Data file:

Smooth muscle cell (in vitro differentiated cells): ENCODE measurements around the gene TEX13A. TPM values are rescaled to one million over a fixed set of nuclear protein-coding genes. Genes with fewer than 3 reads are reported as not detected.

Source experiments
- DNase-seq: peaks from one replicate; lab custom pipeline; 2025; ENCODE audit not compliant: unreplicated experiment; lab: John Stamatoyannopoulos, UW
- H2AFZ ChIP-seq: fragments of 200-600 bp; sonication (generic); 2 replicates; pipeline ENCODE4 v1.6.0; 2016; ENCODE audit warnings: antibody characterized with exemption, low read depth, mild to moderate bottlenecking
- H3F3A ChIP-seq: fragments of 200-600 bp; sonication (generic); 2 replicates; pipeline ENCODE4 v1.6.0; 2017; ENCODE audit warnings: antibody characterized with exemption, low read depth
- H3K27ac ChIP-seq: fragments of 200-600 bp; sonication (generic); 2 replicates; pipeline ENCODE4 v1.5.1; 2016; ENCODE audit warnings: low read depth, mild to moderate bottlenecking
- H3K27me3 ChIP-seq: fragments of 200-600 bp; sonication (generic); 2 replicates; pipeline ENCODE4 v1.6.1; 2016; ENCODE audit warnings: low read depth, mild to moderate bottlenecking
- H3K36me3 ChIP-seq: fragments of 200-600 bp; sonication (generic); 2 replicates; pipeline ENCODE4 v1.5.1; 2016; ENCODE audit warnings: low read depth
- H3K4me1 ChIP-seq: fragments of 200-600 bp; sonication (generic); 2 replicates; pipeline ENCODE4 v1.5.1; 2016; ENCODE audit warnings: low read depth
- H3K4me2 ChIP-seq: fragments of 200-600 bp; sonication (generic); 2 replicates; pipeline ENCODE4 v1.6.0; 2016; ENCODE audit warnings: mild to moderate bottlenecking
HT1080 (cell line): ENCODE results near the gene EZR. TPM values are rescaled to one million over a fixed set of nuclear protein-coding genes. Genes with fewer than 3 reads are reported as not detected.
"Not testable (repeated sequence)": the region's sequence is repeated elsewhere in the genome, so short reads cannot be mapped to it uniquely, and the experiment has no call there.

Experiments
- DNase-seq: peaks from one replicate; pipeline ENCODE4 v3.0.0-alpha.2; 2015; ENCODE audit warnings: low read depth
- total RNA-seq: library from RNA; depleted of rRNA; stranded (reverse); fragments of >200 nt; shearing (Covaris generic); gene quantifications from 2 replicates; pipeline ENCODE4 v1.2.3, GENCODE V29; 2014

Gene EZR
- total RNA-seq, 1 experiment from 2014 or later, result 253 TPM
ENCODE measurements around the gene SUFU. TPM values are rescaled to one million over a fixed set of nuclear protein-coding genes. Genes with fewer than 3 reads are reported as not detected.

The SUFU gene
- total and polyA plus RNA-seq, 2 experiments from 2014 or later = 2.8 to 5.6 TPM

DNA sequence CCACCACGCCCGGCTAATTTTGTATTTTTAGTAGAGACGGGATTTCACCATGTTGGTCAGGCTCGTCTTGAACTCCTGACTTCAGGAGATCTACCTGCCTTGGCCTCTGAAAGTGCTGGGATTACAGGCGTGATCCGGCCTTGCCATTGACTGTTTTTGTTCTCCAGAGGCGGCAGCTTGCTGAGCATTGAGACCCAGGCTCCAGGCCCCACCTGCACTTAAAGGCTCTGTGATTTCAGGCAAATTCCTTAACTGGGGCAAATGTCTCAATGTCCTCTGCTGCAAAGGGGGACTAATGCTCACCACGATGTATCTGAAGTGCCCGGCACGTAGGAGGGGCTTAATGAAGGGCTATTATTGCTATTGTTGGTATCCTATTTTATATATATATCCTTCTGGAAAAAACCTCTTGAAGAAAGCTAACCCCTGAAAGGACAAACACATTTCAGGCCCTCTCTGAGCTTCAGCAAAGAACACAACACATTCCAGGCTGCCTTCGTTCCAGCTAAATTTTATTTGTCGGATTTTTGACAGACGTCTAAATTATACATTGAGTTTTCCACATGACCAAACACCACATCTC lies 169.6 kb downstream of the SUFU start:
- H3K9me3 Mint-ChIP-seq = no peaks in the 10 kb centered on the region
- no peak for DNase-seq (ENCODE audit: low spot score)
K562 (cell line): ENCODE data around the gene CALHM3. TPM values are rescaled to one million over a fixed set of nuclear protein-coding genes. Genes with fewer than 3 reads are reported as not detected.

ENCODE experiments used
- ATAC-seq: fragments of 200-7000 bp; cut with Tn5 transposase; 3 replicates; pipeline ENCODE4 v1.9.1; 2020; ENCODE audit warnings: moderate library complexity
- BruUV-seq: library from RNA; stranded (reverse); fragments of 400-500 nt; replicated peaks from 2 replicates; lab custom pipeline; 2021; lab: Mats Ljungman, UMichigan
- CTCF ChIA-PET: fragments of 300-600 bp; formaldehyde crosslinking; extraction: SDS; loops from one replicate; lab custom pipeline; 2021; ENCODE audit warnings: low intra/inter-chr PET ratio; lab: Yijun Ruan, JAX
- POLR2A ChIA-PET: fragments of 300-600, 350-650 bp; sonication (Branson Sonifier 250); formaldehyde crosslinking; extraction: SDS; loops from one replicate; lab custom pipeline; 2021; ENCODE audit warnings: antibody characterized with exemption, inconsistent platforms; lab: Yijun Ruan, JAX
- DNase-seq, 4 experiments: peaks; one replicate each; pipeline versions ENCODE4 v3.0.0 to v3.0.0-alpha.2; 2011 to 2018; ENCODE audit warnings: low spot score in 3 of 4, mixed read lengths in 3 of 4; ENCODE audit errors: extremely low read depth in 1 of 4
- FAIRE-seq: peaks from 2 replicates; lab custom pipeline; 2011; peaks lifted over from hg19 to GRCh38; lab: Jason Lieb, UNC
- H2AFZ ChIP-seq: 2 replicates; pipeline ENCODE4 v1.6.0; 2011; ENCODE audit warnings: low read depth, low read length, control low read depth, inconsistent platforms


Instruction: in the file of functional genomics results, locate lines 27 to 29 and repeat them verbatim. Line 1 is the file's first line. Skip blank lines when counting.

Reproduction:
- BruUV-seq: library from RNA; stranded (reverse); fragments of 400-500 nt; replicated peaks from 2 replicates; lab custom pipeline; 2021; lab: Mats Ljungman, UMichigan
- CTCF ChIA-PET: fragments of 300-600 bp; formaldehyde crosslinking; extraction: SDS; loops from one replicate; lab custom pipeline; 2021; ENCODE audit warnings: low intra/inter-chr PET ratio; lab: Yijun Ruan, JAX
- POLR2A ChIA-PET: fragments of 300-600, 350-650 bp; sonication (Branson Sonifier 250); formaldehyde crosslinking; extraction: SDS; loops from one replicate; lab custom pipeline; 2021; ENCODE audit warnings: antibody characterized with exemption, inconsistent platforms; lab: Yijun Ruan, JAX